Silence blankets the Curtis Bay United Methodist Church, broken onlyby the faint sounds of an elderly woman scrubbing the basement floor.
The exquisite cherry-wood sanctuary stands nearly empty, echoingwith the ghosts of hundreds of members who died or moved away. On this quiet corner overlooking the industrial smokestacks, where 25 people gather on a typical Sunday, it's hard to imagine the thriving church that once existed.
But to the new minister, the Rev. Betty Lee Roche, the church isn't just old -- even though it celebrates its 100th anniversary today,and the membership averages age 70.
To her, the place is full of promise.
"Inner-city ministry is my first love, so I'm in hog heaven here," says Roche, who arrived in July. "Most aging churches struggle. The reality is, with limited members and resources, we don't succeed in everything. I'm aware of that, but I'm still enamored with it. There's so much you can do."
For the handful of loyal members celebrating the church's centennial, the place stands as a tribute to acentury of Methodism in Curtis Bay and Brooklyn Park.
More importantly, to the 25 people who attend faithfully, the church represents a struggle to survive.
Methodism arrived in the area in the 1700s through circuit-riding preachers. The original congregation, dating to 1890, met in private homes and, in the summer, in a tent, says church historian Mabel J. Holmes.
The South Baltimore Improvement Association donated a lot for the church building, replaced by the present building in the early 1920s. During World War I, the church prospered as people came to the city to work in war plants.
But the GreatDepression made a deep dent in church membership, as people left Curtis Bay and went back to the farms, Holmes says. The church grew during World War II, with another influx of war industry workers.
In the 1960s, Baltimore street crime caused many people and factories to move away from Curtis Bay. An even greater decline in church membership came in the 1970s, as the children of members grew up and moved away, and elderly members died.
Now the small congregation is barelykeeping body and soul together.
"We're mostly old people," says Beatrice Jones, a church member from the Brooklyn Park area.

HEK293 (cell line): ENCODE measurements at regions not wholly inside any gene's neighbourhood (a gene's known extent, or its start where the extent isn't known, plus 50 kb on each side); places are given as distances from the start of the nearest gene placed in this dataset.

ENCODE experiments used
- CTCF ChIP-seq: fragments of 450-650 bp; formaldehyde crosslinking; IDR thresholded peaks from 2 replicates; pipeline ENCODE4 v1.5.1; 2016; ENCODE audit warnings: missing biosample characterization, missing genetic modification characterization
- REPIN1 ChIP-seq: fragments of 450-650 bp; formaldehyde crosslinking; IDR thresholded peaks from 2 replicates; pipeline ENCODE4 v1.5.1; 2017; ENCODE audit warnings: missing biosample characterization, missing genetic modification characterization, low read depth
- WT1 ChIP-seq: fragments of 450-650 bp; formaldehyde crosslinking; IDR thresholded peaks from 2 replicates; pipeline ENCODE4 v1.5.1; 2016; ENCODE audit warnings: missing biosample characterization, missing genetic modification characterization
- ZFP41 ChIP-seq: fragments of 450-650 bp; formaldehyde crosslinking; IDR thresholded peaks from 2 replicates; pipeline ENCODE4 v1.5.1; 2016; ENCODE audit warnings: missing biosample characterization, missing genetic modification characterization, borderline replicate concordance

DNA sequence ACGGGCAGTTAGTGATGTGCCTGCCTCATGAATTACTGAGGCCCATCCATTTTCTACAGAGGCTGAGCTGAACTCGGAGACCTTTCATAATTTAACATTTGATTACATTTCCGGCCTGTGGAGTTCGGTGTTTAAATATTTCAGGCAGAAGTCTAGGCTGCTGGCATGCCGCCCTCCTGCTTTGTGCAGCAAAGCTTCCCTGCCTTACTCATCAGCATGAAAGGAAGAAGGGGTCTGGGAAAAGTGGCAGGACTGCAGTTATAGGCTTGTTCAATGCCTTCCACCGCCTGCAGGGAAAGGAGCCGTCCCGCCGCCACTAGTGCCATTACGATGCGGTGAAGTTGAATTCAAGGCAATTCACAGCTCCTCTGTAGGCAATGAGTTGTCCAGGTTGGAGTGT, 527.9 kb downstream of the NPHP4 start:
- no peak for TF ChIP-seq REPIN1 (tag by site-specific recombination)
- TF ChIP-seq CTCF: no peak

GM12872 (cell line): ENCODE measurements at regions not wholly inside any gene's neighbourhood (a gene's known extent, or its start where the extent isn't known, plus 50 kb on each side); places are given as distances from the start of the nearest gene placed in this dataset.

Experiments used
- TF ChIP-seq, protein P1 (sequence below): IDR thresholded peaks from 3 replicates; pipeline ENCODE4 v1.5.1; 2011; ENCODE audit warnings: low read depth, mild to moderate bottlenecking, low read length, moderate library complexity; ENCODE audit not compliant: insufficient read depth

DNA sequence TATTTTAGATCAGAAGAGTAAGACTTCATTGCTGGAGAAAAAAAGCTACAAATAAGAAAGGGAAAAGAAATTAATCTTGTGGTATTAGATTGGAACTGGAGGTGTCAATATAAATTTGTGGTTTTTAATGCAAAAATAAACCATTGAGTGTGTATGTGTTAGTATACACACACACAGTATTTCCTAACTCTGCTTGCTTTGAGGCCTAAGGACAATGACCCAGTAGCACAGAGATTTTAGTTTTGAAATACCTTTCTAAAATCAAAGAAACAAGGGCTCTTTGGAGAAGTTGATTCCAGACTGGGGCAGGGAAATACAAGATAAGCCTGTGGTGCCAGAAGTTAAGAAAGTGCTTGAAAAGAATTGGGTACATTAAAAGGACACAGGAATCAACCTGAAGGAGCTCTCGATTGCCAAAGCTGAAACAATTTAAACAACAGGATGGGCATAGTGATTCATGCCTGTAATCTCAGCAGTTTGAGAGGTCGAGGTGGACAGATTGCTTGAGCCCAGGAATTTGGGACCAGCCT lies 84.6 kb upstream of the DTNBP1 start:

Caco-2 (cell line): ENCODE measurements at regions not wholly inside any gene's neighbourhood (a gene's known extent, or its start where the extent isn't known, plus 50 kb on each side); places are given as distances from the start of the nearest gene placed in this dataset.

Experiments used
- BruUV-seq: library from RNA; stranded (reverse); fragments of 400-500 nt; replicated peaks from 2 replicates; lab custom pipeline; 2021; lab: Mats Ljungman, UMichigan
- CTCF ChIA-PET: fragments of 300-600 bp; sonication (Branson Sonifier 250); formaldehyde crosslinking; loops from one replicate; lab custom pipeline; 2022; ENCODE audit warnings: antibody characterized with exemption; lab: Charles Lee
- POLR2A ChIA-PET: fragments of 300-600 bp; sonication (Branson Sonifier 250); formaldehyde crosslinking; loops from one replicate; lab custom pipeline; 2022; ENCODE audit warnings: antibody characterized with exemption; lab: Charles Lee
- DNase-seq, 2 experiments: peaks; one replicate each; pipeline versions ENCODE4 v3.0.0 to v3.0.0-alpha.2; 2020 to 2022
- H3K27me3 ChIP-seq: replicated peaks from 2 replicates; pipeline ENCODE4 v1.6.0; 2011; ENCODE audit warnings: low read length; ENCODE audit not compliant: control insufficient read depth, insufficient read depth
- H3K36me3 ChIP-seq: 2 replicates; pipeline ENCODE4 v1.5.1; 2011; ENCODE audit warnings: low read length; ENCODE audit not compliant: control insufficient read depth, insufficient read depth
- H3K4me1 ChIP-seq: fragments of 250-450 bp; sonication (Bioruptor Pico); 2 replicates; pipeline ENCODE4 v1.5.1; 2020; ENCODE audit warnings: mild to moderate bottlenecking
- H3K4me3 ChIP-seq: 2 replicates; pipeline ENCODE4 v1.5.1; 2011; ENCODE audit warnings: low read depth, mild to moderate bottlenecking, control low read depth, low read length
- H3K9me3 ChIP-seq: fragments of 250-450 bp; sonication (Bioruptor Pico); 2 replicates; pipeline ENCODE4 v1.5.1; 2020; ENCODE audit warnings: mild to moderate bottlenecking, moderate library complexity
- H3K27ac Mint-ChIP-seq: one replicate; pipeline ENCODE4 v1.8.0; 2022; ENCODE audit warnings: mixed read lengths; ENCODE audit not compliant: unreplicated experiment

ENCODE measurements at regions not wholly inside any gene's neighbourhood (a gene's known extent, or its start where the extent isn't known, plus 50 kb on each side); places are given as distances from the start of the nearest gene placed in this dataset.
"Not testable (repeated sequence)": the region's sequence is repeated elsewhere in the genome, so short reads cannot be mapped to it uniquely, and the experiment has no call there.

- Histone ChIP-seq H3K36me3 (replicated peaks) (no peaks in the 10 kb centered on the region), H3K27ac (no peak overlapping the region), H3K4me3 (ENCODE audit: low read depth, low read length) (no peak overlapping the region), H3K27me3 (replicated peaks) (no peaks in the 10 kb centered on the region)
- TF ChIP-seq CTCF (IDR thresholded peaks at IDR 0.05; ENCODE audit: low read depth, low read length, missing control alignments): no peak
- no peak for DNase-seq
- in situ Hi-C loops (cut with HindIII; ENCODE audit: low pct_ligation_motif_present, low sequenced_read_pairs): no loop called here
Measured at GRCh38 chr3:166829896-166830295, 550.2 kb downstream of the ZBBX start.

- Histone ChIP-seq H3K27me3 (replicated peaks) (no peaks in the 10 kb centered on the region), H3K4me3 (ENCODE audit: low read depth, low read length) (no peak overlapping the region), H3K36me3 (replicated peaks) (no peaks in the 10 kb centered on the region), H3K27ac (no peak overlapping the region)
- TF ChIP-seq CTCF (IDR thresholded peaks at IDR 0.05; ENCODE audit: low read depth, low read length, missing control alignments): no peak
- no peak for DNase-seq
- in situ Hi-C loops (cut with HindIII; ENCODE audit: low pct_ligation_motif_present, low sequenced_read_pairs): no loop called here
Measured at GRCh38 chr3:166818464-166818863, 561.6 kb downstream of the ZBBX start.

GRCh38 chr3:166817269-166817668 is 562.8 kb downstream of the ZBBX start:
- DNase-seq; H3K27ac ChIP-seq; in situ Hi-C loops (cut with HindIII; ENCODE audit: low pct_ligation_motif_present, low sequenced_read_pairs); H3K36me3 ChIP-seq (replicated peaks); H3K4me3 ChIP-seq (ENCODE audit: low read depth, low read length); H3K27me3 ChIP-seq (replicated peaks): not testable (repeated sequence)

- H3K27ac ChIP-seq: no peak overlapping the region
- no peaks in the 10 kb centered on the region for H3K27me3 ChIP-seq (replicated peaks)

But toRoche, an aging church is the most endearing kind of challenge.
She praises the warmth of the church members, who welcome her into their homes with immediate friendship. And she bubbles with plans to build the membership.
"I want to bring in enough children to start a Sunday School," she says, "although it's a problem of how we'd staff it with the few people we have."
Drawing young families to this red brick sanctuary, just over the county line, is a tall order, and Roche knows it.
But she still has the determination that propelled her in middle age to quit her secretarial job and earn a nursing degree in Baltimore -- just so she could support herself while studying theology.
After earning a master's degree at Wesley Theological Seminary in Washington, D.C, Roche 10 years ago went to her first church,in Baltimore's inner city. Now at 64, she's experienced at dealing with the problems accompanying aging city churches: not enough money, not enough members, not enough young members to do the church work.
But Roche, who wears penny loafers with real pennies in them and exudes the wisdom of a kindly grandmother, says it's "exciting to look forward to how we can serve people in the church and the community."
Remembering one's roots is good, too, she says, and so the church is celebrating this afternoon with a 3 p.m. display of historical memorabilia at the church, a celebration service at 4 p.m. and a buffet dinner two hours later.
As historian, Holmes sums up the congregation's hopes when she quotes a sermon from a few years back, in which a speaker referred to the first sermon preached by the Apostle Peter.On this landmark occasion in early Christian history, the gospel of Luke records, God "added greatly to their number," and great things began to happen.
"Such things happened because people were not afraid to dream about what could happen and were determined to see that they did happen. Let us dream on, and in faith, begin to live out those dreams," Holmes quotes.
For the new pastor, the goal is simple: "When I do confirmation classes, I have to start with the simplest Bible stories, because people aren't taught about God and the Bible as they used to be. The (gospel) story will not go on unless we begin bringing people back into the church."